It's no surprise that our learners are all but glued to their smartphones (and to be honest, we're guessing you are too). By 2025, it's expected that 72% of the world's internet users will only access the web via a smartphone.

Following the trend of meeting learners where they are, mobile learning allows users to access courses from their chosen endpoint.

It's another example of how instructional design has adapted to fit the modern lifestyle and work schedule. 

With mobile learning, users can access courses from home, in transit, or outside regular working hours.

Savvy instructional designers can also ensure the way they deploy these courses is more "native" to the mobile experience and similar in design to other apps that employees use every day.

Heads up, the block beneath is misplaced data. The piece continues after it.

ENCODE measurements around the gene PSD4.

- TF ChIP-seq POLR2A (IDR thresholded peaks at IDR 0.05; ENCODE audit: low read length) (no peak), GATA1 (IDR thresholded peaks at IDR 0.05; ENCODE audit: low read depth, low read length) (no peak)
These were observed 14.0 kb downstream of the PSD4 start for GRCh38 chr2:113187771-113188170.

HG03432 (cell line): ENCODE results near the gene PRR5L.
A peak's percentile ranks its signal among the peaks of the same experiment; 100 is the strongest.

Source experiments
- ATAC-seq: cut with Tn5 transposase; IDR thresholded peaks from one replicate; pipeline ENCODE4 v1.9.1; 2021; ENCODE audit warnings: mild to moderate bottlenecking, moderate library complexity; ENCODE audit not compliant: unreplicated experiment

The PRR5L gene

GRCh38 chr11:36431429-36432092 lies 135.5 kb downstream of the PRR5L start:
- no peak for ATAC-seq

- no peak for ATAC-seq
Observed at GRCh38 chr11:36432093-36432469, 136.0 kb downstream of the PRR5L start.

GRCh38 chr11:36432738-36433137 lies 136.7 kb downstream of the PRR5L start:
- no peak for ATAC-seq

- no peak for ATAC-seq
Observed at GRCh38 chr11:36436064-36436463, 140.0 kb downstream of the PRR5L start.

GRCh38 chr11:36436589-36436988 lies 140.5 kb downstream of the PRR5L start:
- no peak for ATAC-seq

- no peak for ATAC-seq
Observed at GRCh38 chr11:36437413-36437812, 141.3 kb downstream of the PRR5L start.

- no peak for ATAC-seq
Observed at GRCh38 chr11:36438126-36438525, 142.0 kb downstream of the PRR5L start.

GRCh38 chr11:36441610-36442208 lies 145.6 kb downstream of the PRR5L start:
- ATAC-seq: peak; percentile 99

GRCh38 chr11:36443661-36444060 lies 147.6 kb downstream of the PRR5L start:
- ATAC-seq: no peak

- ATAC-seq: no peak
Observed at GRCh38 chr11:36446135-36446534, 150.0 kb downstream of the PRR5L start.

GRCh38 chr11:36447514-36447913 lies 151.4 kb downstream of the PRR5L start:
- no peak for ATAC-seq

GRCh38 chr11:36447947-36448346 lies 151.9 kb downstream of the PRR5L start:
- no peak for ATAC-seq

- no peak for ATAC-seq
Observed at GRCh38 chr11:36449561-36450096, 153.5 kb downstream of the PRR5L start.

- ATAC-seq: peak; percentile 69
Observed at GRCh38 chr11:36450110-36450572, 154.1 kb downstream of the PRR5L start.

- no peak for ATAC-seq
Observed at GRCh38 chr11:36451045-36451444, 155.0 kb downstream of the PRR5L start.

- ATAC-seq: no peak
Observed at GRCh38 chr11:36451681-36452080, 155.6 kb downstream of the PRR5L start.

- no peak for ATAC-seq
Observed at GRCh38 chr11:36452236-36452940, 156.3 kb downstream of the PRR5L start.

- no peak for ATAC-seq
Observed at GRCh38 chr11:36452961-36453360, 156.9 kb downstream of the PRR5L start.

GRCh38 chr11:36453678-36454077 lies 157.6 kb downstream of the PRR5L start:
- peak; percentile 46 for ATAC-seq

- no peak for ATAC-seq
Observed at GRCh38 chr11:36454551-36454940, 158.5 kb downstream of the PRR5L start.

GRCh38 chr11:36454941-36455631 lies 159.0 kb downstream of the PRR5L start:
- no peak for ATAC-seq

Mobile learning experiences designed for on-the-go use can help learners stay engaged no matter where they're located.

It's more important than ever to make our courses accessible to all so that they can watch them from anywhere and anytime.

Apart from computers, it should be made available for mobile phones, tablets, or any other device that learners are using.

 

7. Measurement and Analytics

"Only data can speak by themselves."

It can sometimes be challenging to know whether the activity or technology is making a difference with these instructional design trends.

Luckily, the rise of data and analytics in education has enabled professors and L&D professionals to measure and learn from learner performance.

Using digital course materials backed up with engagement data can provide you with the insights needed to make positive change.